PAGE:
Buehrle then gave up back-to-back singles to put runners at first and third, before Ben Zobrist laid down a perfect bunt down the third base line for a single on which Buerhle and Valencia collided. After another botched ground ball to load the bases, Buerhle ended the inning to contain the damage after a 23 pitch inning. In the bottom of the inning, the Jays' bat came to life with some rare clutch hitting as Reyes cashed Valencia with a 2 out RBI double. Melky then followed it up with a single to score him and put the Jays out in front 2-1. It was essentially the only time the Jays got to Hellickson all game.

For the next three innings, Buerhle was back in control. He needed just 23 pitches to retire 9 batters, the Myers infield single being the only damage. He came out for the seventh at just 72 pitches, but after a single, fielder's choise and walk, yielded an RBI single to tie the game, and then a hard double to put runner at 2nd and 3rd with just 1 out, down 3-2. Gibby had seen enough and pulled Buerhle at just 86 pitches in favour of Aaron Sanchez. Sanchez came in and needed just 7 pitches to completely contain the damage, with a ground ball on the infield and a strike out.

In the bottom of the 7th, the Jays once again rallied back. Adam Lind led off with a deep fly ball that came up just short, but that was the end of the day for Hellickson. While the Jays failed to do much damage to him, they did succeed in running up his pitch count (starting with a 10 pitch leadoff AB by Reyes), and got to the bullpen with provided immediate dividends. Encarnacion greeted Brad Boxberger with a hard double, and then Navarro pulled a ball over the right field wall for the go-ahead home run. Rasmus followed that up with a double, but was stranded.

Sanchez came back out for the 8th and had a similarly easy time, inducing two fly balls to Rasmus sandwiched around a strikeout of Longoria on 3-2 99 MPH knuckleball fastball in the dirt with crazy movement that made an all-star look like a minor leaguer.

Casey Janssen came in for the 9th for the save, but did not have his usual pinpoint command. A leadoff walk was followed by a one out single, bring James Loney to the plate. He drilled a ball into the LF corner, scoring Myers from first to tie the game. Luckily, Kiermaier made an aggressive turn around 3rd, slipped getting back, and Melky's throw behind him got him. Janssen got the last out, but was fortunate to have only got a blown save and not loss.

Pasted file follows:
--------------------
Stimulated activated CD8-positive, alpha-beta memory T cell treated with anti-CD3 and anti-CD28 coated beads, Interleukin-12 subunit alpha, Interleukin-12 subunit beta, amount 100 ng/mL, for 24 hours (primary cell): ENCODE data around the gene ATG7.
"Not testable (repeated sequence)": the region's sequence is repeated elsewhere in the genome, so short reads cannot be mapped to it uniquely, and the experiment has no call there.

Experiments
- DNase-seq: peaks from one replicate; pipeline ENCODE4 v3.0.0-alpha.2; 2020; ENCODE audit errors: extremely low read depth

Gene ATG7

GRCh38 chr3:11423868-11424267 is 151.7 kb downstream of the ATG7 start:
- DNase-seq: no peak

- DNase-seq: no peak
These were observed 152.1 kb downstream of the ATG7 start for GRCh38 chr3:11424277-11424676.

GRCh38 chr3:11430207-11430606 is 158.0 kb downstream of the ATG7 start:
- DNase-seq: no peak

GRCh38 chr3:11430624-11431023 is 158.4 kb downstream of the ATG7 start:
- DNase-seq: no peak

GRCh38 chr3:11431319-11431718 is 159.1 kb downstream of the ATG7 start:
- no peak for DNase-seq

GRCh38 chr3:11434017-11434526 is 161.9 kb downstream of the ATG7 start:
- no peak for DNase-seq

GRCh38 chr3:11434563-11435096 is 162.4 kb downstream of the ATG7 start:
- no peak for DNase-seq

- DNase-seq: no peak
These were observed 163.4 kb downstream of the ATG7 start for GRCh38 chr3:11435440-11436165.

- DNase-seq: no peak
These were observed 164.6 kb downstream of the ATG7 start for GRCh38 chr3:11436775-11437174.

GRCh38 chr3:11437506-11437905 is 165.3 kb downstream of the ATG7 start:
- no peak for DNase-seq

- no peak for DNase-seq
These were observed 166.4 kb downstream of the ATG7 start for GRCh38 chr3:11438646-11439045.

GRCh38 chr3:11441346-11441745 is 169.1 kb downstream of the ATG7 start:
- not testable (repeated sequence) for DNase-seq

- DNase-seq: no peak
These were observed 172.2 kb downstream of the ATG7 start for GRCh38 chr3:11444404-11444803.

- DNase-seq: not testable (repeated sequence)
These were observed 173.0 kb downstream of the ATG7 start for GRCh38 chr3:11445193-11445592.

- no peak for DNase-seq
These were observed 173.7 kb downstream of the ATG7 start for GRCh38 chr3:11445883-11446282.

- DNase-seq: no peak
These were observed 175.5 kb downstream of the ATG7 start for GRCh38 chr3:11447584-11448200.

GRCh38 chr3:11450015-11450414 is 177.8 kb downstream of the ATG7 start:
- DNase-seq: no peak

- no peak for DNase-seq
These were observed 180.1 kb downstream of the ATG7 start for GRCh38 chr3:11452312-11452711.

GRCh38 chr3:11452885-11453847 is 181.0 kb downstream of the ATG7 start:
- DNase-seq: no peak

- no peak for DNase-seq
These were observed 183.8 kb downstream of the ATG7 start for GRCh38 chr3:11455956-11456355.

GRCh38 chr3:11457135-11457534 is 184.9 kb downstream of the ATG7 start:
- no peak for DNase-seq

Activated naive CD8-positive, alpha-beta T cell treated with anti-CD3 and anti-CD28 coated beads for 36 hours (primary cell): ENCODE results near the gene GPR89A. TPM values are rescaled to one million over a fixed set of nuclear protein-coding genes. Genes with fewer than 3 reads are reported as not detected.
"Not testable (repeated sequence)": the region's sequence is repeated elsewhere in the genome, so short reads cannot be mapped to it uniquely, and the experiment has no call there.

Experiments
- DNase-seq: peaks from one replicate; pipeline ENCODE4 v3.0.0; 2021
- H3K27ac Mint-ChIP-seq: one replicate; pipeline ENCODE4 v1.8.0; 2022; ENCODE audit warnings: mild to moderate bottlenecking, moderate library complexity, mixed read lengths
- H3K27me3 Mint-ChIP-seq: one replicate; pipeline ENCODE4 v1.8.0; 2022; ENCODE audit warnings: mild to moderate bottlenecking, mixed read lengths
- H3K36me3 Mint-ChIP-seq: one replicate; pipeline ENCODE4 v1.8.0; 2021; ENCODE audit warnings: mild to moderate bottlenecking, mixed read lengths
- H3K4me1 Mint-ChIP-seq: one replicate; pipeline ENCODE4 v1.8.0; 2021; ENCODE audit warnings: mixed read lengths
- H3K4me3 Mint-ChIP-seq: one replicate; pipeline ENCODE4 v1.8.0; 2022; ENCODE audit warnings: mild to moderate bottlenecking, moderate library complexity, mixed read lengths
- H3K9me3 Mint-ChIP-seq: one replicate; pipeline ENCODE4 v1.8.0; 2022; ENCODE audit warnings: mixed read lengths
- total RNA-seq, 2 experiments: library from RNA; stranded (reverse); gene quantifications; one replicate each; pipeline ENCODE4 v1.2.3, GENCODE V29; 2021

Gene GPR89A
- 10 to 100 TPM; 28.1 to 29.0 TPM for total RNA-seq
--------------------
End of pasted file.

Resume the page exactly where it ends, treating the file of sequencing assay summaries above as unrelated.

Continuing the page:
The Jays did nothing against Peralta in the 9th, and game went to extras. McGowan had a scoreless 10th, but did not look impressive at all, falling behind most batters and giving up a single and walk. Again, the Jays got the game tied to the bottom of the inning, but by the skin of their teeth.

Rasmus led off the bottom of the 10th, and with 2 strikes saw Longoria back up at 3rd. He gambled, and laid down a great bunt that he quite easily beat out. That brought Valencia, who is terrible against RHP, to face Peralta, a very good RHP. I personnally would like to have seen Francisco pinch hit, but Gibby opted for the bunt (with Kawasaki on deck). Unfortunately, Valencia made two terrible attempts at bunting to put himin a 0-2, and he then struck out. As did Kawasaki on a full count, but Rasmus was going and was able to steal second. That brought up Jose Reyes, who delivered his second clutch hit of the day, and the Jays walked it off.

Jays of the Day: Reyes (+0.449, 2-5 with the game winning hit and a 2 out hit to get the offence rolling), Sanchez (+0.277, for 5 critical outs), McGowan (+0.143, for a scoreless 10th, tenuous as it was), Navarro (+0.253, for the HR in the 7th), Rasmus (+0.105, for the bunt single and SB in the 10th), Melky (+0.097)

Suckage Jays: Buerhle (-0.213, though the start was better than the WPA), Janssen (-0.187, blown save), Kawasaki (-0.151, 0-4 with 2K). Valencia didn't have the number at -0.083, but he gets one for being unable to lay down the bunt in the 10th. A player at the back end of a MLB roster simply has to be able to do little things like that, especially when he has a huge flaw like, oh, not being able to hit righties. Bautista (-0.088) and Lind (-0.094) were close but both hit balls hard so are spared.

Basically today half the players in the game did very well, and half did quite poorly. The rubber match is tomorrow at 1:07 with Drew Hutchison taking on Jaden Smith Chris Archer.

UPDATE (Minor Leaguer)

After the game, we were told that the Blue Jays will be selecting the contract of Sergio Santos before Sunday's game. A corresponding team move has not been announced.